Implementing an artificial intelligence system to comprehensively manage people with glaucoma: a blueprint
Letter to the Editor

Implementing an artificial intelligence system to comprehensively manage people with glaucoma: a blueprint

Simon E. Skalicky1, Robert N. Weinreb2, Nahum Goldmann3, Ricardo Augusto Paletta Guedes4, Christophe Baudouin5, Xiulan Zhang6, Aukje van Gestel7, Eytan Z. Blumenthal8, Paul L. Kaufman9, Robert Rothman10,11,12, Ana Maria Vasquez13, Paul Harasymowycz14, Derek S. Welsbie2, Ivan Goldberg15,16

1The Department of Surgery Ophthalmology, University of Melbourne, Melbourne, VIC, Australia; 2Hamilton Glaucoma Center, Viterbi Family Department of Ophthalmology and Shiley Eye Institute, University of California San Diego, La Jolla, CA, USA; 3ARRAY Development, Ottawa, ON, Canada; 4Paletta Guedes Eye Institute and Federal University of Juiz de Fora, Juiz de Fora, Brazil; 5Quinze-Vingts National Ophthalmology Hospital, and Vision Institute, IHU ForeSight, Paris, France; 6Zhongshan Ophthalmic Center, Sun Yat-sen University, Guangzhou, China; 7Studio van Gestel, Helmond, The Netherlands; 8Department of Ophthalmology, Rambam Health Care Campus, Ruth and Bruce Rappaport Faculty of Medicine, Technion - Israel Institute of Technology, Haifa, Israel; 9Department of Ophthalmology & Visual Sciences, School of Medicine & Public Health, University of Wisconsin-Madison, Madison, WI, USA; 10Eye Care Associates & Glaucoma Consultants of Long Island, Bethpage, NY, USA; 11Department of Ophthalmology, Zucker School of Medicine at Hofstra/Northwell, West Hempstead, NY, USA; 12InFocus Capital Partners, Jericho, NY, USA; 13Instituto de Oftalmología y Glaucoma Vásquez, Hospital Metropolitano, Quito, Ecuador; 14University of Montreal, Bellevue Ophthalmology Clinics and Montreal Glaucoma Institute, Montreal, QC, Canada; 15Discipline of Ophthalmology, The University of Sydney, Sydney, NSW, Australia; 16Glaucoma Unit, Sydney Eye Hospital and Eye Associates, Sydney, NSW, Australia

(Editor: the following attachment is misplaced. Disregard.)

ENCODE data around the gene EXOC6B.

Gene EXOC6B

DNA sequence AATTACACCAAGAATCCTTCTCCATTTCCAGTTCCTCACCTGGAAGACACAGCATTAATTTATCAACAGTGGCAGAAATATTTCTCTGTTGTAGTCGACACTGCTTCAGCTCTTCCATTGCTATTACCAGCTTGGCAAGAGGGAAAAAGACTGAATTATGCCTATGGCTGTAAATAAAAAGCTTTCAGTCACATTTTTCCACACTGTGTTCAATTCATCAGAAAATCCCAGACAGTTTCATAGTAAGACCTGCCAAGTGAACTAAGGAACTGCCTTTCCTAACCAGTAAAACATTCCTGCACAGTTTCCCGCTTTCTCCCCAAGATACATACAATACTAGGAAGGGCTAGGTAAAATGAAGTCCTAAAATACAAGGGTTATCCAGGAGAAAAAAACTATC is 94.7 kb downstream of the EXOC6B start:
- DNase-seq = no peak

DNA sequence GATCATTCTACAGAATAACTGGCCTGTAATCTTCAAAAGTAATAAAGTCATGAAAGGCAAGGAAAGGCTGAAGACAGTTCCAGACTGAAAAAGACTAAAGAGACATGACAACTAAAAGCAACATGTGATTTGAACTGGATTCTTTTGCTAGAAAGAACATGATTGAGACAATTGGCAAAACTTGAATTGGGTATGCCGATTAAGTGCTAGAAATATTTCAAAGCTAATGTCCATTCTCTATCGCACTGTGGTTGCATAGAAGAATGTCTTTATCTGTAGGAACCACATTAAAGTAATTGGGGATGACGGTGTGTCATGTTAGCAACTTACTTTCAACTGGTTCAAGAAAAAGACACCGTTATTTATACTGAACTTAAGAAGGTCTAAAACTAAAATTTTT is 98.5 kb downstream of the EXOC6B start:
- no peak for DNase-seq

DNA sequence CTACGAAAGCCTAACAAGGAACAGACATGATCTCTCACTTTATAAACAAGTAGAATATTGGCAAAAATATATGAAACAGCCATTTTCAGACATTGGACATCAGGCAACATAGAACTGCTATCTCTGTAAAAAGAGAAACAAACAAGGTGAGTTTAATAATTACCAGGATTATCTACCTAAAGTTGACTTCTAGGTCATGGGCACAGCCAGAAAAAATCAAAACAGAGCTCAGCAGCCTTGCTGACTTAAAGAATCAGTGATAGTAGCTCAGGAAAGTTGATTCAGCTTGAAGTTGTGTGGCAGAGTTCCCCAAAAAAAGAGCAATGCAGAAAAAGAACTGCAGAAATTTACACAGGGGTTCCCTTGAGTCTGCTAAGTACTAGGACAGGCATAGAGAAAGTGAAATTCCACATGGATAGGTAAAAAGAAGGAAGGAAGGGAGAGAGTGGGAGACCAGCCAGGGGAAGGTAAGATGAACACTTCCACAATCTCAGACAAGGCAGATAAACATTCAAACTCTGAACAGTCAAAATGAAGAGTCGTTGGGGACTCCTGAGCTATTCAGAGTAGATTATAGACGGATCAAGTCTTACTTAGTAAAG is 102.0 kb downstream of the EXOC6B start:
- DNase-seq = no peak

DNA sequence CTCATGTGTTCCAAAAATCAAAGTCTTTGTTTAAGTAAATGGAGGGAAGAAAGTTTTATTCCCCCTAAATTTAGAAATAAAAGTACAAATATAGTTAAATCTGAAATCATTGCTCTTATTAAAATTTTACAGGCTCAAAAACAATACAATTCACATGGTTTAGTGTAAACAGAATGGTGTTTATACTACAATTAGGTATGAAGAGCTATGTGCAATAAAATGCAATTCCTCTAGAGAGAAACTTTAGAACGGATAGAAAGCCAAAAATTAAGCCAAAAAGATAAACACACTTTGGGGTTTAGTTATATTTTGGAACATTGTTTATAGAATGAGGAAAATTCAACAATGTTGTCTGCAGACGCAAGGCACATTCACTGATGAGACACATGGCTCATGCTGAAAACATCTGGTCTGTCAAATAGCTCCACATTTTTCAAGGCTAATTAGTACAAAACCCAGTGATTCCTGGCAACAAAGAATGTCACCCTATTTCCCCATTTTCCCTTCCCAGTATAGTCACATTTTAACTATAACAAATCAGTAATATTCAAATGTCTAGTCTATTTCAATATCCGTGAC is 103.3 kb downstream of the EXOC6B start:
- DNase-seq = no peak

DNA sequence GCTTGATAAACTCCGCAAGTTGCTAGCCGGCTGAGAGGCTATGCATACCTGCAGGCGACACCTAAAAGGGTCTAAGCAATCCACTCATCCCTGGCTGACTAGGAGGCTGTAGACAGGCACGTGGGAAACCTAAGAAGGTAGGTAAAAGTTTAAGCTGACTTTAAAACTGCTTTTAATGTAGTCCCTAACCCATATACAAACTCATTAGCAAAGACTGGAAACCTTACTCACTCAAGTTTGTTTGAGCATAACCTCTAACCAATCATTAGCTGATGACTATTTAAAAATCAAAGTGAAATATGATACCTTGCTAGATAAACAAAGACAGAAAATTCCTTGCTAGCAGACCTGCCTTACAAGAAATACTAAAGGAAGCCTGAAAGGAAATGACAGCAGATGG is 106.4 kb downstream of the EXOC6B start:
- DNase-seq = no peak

Correspondence to: Simon E. Skalicky, FRANZCO, PhD. The Department of Surgery Ophthalmology, University of Melbourne, 2/232 Victoria Pde East, Melbourne, VIC 3002, Australia. Email:

Response to: Yoo TK. Actions are needed to develop artificial intelligence for glaucoma diagnosis and treatment. J Med Artif Intell 2023;6:11.

Received: 02 August 2023; Accepted: 08 September 2023; Published online: 10 October 2023.

doi: 10.21037/jmai-23-91

We thank Dr. Yoo for his comments (1). Our recent article, “Defining functional requirements for a patient-centric computerized glaucoma treatment and care ecosystem” is a blueprint for implementing a worldwide artificial intelligence (AI) system that comprehensively and holistically evaluates and manages people with glaucoma (2). It considers the multiple types of glaucoma, different requirements at various disease stages, managing diagnostic uncertainty, the need for serialised monitoring over time, the pros and cons of treatment including the problems of over- and under-treatment, as well as placing glaucoma in the context of other chronic illnesses, healthcare economic constraints, psychosocial considerations and of maintaining patients’ quality of life.

With a globally ageing population, a substantial increase in longevity with chronic disease, insufficient healthcare staff, and increasingly constrained health budgets, patients, healthcare providers and funders are looking to reduce the cost and burden of managing numerous chronic diseases (3,4). In the future, AI-driven clinical diagnostic and management tools will reduce the cost, the travel and the staff hours required to manage chronic illnesses, as well as patients’ burden, freeing up precious healthcare resources for more urgent issues, or unstable phases of chronic diseases (5).

Dr. Yoo is correct in that today, with the principal architecture of this critical system defined, urgent action is needed. The call-to-action is strong, while the task is big. There will be obstacles—both ones we can predict now and others unknown. It may take years, decades even, to bear fruitful results. So, the time to start is now.

A huge volume of data is required to build AI-based models to describe multiple variations in outcomes and to support patients in ongoing home management of their chronic diseases. It is critical to collect the right kind of healthcare data globally and from a variety of sources, over a long time (6-8).